Decoding Desire

Andrew Sullivan —  Jun 8 2011 @ 2:38pm


Susannah Breslin exposes our cultural hypocrisy:

Americans are fascinated by political sex scandals because the politician is doing what Americans are doing but won’t admit, or what they wish they were doing but won’t say, and Americans, rather than confess their natural tendencies or sexual fantasies, would rather criticize those political figures who there, but for the grace of God, are doing what Americans wish they were doing.

Tracy Clark-Flory summarizes:

These new shots may not be as raunchy or suggestive as the original but they are much more revealing — and not just about Weiner. They show a person wanting to be wanted, trying pathetically to be desirable, and that I dare say is a universal. It hints at how human sexuality can be at once narcissistic and self-destructive.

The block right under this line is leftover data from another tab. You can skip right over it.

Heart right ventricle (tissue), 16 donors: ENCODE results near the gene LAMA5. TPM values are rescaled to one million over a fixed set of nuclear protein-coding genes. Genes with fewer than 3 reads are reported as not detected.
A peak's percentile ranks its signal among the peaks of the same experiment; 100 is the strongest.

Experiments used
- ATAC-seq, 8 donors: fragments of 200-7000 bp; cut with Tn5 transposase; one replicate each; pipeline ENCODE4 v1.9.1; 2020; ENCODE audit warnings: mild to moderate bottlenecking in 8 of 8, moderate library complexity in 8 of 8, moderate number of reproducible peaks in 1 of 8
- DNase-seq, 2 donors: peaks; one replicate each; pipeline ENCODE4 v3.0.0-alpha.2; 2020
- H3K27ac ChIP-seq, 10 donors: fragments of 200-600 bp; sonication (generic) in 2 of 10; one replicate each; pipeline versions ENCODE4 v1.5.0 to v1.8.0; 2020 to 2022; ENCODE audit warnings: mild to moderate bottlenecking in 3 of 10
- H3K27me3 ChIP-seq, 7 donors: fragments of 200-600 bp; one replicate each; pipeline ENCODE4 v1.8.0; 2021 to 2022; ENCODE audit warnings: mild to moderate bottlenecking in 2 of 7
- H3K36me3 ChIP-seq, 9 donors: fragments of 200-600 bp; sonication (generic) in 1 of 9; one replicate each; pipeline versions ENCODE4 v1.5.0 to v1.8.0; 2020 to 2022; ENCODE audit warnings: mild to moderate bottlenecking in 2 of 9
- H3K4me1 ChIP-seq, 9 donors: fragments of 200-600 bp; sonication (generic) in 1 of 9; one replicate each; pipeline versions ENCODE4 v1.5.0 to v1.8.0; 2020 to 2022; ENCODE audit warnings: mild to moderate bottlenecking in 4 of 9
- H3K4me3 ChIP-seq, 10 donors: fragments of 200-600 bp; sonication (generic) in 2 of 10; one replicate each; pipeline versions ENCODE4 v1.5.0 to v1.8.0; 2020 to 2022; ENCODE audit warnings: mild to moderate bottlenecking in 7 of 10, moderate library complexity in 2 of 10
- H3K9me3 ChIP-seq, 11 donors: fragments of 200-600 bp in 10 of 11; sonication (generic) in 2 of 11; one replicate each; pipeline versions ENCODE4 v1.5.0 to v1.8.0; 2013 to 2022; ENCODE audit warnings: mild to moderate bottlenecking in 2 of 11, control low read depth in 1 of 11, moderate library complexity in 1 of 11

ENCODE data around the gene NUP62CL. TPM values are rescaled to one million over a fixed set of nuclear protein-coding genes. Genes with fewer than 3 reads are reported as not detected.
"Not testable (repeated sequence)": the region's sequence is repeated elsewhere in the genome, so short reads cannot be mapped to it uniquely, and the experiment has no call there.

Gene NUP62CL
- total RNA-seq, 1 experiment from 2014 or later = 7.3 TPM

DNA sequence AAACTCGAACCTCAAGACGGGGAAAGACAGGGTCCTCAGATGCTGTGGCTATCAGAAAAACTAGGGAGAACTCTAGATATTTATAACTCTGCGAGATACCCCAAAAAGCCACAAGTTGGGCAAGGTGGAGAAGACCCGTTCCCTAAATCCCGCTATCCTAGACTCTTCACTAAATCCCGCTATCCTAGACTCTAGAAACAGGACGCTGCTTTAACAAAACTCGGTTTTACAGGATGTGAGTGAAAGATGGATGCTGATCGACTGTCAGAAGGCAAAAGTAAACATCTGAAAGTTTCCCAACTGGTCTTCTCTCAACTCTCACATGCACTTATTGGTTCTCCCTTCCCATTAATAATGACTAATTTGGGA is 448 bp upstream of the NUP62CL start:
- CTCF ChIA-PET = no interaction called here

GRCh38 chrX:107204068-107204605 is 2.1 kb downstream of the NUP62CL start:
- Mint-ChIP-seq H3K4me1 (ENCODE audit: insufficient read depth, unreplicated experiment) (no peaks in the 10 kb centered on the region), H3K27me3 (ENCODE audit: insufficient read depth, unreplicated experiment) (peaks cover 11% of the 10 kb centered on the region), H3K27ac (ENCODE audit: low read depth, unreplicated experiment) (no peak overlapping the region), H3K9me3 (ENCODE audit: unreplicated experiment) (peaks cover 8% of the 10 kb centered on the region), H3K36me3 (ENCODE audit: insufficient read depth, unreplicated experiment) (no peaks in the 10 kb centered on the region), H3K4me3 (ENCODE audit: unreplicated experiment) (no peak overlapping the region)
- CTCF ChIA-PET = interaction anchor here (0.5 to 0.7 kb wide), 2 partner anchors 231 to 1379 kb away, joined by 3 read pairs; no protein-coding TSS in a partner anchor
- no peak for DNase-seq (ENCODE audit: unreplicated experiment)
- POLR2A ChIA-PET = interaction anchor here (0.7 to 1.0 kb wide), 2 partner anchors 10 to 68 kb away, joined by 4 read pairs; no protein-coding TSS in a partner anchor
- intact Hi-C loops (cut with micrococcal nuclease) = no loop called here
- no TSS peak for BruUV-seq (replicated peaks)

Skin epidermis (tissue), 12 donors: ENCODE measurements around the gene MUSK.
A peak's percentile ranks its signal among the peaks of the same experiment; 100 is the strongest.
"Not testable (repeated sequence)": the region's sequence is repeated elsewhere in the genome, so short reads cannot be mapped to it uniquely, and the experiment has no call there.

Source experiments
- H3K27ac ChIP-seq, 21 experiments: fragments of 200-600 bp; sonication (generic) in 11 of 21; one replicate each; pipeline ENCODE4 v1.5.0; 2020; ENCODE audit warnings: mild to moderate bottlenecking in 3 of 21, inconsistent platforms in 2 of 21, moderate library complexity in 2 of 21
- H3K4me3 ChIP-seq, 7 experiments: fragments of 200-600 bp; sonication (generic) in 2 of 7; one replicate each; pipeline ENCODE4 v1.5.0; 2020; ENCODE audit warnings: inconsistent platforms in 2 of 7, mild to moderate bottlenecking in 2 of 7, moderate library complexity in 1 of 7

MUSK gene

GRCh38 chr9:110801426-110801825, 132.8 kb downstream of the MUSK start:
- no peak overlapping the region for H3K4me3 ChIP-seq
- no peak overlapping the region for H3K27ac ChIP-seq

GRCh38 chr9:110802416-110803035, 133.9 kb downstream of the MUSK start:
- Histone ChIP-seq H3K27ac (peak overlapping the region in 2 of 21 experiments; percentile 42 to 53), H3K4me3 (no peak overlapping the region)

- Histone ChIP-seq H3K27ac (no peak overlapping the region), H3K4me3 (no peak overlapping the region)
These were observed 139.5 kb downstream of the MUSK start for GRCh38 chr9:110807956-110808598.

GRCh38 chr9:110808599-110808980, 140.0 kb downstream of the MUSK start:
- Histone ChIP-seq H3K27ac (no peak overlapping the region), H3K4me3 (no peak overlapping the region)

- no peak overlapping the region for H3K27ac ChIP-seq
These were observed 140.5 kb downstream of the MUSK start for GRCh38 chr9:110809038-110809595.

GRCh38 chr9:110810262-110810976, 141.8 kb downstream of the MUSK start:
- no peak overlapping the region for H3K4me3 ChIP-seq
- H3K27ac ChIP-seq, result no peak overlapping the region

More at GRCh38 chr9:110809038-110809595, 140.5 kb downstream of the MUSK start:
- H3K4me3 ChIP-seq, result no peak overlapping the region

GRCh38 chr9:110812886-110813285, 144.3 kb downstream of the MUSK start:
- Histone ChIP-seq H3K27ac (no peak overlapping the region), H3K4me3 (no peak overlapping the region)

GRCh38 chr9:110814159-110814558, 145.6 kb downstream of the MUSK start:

Clark-Flory's whole piece is really insightful. Greenwald makes powerful related points as well. The key thing here is that we have dispensed with even the pretense of any over-arching justification for this attack on Weiner. He hasn't been accused of adultery or hypocrisy; he has committed no crime; it doesn't seem as if he has spent any public money. No one he corresponded with complained. No harrassment is involved. And yet this case of doing something which is ubiquitous online is equated, in some cases, with Dominique Strauss-Kahn's brutal alleged rape.

I'm just amazed at the resources of American puritanism. This is the first sex scandal I can think of in which there was no even faintly credible reason to do it, but pure partisan hatred, and no actual sex. And yet Nancy Pelosi wants an ethics investigation! Maybe the correct response is for everyone to get a Twitter account and send out some part of their torso. The more the merrier.

(Image of "That Weiner-Spitzer-Clinton Look" via the City Room blog)